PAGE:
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History of Lake Bonneville, Utah
Taken from the Utah History Encyclopedia (Links Added)
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Great Salt Lake is the latest in a long succession of often more extensive lakes that have occupied the basin of Great Salt Lake over the past several million years. The sediments deposited in the lake and features formed by the waters of these successive lakes provide impressive geologic evidence about the past, and also provide sand and gravel for construction materials, benches and flat spaces for urban development, and scenic horizontal "bathtub rings" along the surrounding foothills. Lake Bonneville, the most recent larger lake, formed the most striking of these beaches, deltas, spits, and wave-cut cliffs that are as high as a thousand feet above the present Great Salt Lake.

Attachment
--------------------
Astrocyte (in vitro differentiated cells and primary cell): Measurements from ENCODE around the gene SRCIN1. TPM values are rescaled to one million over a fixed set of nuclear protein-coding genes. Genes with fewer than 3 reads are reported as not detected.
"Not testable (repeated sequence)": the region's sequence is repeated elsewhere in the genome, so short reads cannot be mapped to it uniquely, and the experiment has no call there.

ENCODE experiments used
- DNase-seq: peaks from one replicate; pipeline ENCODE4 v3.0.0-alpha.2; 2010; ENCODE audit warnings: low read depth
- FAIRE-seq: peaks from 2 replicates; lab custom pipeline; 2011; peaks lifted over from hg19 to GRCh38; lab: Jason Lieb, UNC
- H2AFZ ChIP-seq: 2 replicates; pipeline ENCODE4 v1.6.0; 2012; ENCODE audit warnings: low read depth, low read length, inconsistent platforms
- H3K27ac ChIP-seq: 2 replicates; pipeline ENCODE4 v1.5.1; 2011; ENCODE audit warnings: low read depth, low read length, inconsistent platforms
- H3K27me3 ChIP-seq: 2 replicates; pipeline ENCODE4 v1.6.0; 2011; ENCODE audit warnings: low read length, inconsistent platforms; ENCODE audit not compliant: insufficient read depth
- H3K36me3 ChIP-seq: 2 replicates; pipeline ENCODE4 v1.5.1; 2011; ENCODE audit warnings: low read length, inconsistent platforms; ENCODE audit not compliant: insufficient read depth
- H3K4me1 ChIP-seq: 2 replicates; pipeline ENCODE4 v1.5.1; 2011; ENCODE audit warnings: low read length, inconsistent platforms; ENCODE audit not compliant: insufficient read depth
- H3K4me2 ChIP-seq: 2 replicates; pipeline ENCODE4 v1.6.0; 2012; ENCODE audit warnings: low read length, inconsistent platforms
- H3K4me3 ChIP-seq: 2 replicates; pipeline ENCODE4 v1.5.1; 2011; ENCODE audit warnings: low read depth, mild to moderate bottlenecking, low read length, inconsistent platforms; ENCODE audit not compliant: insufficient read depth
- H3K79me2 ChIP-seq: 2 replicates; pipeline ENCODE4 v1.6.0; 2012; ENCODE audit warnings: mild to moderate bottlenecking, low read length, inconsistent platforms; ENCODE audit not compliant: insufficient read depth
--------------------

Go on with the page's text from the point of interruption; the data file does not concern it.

Because the basin of Great Salt Lake has no outlet, water leaves only through evaporation. The temperature and the surface area of a closed-basin lake primarily control the amount of water evaporated from the lake. When precipitation is high, more water is added to the lake by direct precipitation on the lake and from rivers and streams flowing into the lake than is evaporated from the lake; the result is that the lake rises and expands across a larger area of the basin. The surface area of the lake continues to increase until the amount of water evaporated equals the total amount of water entering the lake. During the last 10,000 years the level of Great Salt Lake has gone through many cycles but the lake has not risen more than about twenty feet higher than its average historic elevation of 4,202 feet above sea level. When the climate of the region becomes dramatically cooler and wetter, such as during ice ages, the lake in the Great Salt Lake basin rises to much higher levels. One such rise occurred about 140,000 years ago when the lake in the basin rose to an elevation about 700 feet above the current level of Great Salt Lake, and again about 65,000 years ago when the lake rose about half that high. The highest and most recent lake high lake cycle began about 25,000 years and produced Lake Bonneville, a huge lake over 1,000 feet deep that extended over most of northwestern Utah and into Nevada and Idaho.


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